Streptococcus pneumoniae from Palestinian Nasopharyngeal Carriers: Serotype Distribution andAntimicrobial Resistance
Public Library of Science
Infections of Streptococcus pneumoniae in children can be prevented by vaccination; left untreated, they cause high morbidity and fatalities. This study aimed at determining the nasopharyngeal carrier rates, serotype distribution and antimicrobial resistance patterns of S. pneumoniae in healthy Palestinian children under age two prior to the full introduction of the pneumococcal 7-valent conjugate vaccine (PCV7), which was originally introduced into Palestine in a pilot trial in September, 2010. In a cross sectional study, nasopharyngeal specimens were collected from 397 healthy children from different Palestinian districts between the beginning of November 2012 to the end of January 2013. Samples were inoculated into blood agar and suspected colonies were examined by amplifying the pneumococcal-specific autolysin gene using a real-time PCR. Serotypes were identified by a PCR that incorporated different sets of specific primers. Antimicrobial susceptibility was measured by disk diffusion and MIC methods. The resulting carrier rate of Streptococcus pneumoniae was 55.7% (221/397). The main serotypes were PCV7 serotypes 19F (12.2%), 23F (9.0%), 6B (8.6%) and 14 (4%) and PCV13 serotypes 6A (13.6%) and 19A (4.1%). Notably, serotype 6A, not included in the pilot trial (PCV7) vaccine, was the most prevalent. Resistance to more than two drugs was observed for bacteria from 34.1% of the children (72/211) while 22.3% (47/211) carried bacteria were susceptible to all tested antibiotics. All the isolates were sensitive to cefotaxime and vancomycin. Any or all of these might impinge on the type and efficacy of the pneumococcal conjugate vaccines and antibiotics to be used for prevention and treatment of pneumococcal disease in the country.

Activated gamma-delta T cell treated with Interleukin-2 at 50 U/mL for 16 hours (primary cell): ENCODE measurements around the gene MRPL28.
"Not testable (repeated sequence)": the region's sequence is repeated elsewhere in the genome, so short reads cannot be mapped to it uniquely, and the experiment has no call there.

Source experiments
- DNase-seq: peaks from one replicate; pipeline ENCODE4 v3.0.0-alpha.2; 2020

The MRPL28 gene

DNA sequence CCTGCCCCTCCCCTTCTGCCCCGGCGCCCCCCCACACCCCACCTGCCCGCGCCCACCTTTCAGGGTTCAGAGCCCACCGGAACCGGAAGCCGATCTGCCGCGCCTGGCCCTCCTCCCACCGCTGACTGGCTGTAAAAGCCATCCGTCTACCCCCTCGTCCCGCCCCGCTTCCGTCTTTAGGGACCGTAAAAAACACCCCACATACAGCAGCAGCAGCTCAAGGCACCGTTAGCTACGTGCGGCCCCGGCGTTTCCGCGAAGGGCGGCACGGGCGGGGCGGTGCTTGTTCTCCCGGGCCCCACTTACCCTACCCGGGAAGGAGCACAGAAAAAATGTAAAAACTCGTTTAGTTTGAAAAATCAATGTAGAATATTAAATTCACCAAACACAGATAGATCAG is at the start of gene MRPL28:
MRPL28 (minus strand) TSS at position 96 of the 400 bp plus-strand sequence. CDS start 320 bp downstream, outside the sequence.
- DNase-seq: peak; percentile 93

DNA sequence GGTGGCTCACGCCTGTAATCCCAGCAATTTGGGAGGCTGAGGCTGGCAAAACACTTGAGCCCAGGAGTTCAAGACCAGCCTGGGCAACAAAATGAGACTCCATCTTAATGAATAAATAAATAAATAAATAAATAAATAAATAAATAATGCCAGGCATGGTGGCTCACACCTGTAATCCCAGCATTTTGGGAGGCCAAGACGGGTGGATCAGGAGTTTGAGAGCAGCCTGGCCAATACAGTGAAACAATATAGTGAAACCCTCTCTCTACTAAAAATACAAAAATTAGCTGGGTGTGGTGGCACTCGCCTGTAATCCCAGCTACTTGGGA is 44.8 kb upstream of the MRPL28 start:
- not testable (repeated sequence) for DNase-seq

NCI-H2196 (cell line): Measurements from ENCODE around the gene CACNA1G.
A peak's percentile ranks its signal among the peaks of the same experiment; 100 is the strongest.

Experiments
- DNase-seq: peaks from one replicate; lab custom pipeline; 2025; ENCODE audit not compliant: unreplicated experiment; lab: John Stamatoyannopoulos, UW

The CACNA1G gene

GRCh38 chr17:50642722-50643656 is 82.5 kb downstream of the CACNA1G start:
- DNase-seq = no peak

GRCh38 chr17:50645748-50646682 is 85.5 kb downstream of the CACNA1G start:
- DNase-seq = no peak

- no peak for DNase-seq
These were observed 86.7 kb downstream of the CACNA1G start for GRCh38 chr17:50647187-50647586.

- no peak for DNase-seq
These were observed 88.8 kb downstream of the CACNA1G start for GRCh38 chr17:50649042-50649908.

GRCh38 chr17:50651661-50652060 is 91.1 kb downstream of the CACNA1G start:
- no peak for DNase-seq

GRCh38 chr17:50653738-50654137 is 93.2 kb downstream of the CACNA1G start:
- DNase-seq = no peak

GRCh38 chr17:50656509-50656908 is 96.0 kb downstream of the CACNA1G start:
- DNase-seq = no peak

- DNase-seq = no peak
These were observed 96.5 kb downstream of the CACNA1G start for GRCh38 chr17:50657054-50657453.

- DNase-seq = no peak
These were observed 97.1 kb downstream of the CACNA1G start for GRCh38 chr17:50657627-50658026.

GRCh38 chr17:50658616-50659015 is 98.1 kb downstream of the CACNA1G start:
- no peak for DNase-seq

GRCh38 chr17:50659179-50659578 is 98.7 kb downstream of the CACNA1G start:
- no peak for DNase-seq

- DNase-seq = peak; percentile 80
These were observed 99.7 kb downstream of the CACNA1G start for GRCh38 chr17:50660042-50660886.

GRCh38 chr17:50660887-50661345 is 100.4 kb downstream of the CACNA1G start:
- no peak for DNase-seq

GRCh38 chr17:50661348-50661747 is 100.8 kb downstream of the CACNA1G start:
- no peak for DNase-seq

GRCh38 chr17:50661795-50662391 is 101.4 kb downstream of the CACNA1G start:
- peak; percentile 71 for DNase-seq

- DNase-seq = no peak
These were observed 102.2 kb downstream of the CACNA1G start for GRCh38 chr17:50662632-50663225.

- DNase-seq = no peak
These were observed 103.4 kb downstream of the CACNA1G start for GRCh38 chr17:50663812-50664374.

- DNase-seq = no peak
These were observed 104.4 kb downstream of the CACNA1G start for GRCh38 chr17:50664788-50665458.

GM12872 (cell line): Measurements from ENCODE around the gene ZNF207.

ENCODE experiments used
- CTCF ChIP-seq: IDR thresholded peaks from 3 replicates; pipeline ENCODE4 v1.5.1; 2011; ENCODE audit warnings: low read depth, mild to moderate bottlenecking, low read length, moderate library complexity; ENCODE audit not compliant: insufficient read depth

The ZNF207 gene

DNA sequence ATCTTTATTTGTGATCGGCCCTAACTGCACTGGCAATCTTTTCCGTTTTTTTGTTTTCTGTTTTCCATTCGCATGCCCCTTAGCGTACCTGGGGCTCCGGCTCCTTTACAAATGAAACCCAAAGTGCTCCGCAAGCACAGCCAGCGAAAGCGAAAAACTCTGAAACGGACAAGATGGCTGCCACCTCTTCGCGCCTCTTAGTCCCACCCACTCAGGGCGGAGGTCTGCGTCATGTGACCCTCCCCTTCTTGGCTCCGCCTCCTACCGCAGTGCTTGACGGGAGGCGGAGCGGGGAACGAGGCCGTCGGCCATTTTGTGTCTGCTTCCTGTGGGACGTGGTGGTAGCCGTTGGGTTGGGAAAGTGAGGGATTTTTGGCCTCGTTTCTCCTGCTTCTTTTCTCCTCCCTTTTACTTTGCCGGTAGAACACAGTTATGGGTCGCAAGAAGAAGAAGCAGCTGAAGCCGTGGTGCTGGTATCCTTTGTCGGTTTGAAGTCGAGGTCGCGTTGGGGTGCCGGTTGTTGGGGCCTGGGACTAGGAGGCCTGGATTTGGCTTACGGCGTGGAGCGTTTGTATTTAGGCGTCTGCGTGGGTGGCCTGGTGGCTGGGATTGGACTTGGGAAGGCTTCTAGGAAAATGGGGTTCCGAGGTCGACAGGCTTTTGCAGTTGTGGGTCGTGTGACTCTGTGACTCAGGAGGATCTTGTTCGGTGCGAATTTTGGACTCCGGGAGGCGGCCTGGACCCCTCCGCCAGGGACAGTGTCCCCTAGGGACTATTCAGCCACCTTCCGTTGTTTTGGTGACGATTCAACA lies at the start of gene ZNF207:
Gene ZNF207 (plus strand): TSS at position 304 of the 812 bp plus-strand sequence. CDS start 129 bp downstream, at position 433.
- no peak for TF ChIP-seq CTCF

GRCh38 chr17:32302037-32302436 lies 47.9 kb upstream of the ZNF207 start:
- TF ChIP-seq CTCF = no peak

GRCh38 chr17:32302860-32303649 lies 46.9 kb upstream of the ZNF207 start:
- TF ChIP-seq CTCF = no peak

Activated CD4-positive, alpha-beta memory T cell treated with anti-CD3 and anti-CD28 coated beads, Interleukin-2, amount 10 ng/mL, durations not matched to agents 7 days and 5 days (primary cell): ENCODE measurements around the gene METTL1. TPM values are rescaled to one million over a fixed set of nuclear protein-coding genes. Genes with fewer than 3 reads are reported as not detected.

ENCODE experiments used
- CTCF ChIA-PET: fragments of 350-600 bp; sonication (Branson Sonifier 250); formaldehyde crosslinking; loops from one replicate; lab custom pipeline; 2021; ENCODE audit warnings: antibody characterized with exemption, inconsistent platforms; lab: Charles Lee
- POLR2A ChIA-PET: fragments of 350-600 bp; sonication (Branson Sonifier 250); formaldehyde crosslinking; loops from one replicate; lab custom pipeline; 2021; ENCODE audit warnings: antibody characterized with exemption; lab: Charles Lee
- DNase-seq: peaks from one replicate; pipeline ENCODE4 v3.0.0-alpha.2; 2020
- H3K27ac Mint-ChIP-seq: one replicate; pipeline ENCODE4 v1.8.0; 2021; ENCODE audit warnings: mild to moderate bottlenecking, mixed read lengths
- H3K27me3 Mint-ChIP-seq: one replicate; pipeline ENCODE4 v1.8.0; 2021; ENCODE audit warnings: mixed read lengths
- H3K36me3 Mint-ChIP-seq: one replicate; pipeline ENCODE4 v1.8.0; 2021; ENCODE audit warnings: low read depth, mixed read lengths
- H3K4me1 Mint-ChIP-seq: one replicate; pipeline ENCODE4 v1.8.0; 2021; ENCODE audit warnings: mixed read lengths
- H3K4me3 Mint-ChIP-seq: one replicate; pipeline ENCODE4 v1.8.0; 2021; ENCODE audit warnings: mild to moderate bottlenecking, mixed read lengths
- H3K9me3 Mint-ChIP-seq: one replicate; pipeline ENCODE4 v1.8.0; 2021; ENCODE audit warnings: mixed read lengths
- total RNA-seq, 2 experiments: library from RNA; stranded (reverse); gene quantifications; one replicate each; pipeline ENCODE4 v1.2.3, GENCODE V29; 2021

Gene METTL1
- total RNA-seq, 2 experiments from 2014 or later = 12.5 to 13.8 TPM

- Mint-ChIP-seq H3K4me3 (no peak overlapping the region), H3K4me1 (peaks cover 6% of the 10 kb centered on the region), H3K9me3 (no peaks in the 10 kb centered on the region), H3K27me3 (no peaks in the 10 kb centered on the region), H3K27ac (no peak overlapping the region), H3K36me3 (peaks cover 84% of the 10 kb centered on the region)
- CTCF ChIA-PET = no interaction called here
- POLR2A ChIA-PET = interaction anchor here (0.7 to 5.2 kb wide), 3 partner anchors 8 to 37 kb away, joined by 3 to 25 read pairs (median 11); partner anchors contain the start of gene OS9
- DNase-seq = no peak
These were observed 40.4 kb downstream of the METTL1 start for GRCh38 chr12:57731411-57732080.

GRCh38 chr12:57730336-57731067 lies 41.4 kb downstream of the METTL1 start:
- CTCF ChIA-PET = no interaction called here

Nasereddin A, Shtayeh I, Ramlawi A, Salman N, Salem I, et al. (2013) Streptococcus pneumoniae from Palestinian Nasopharyngeal Carriers: Serotype Distribution and Antimicrobial Resistance. PLoS ONE 8(12): e82047. doi:10.1371/journal.pone.0082047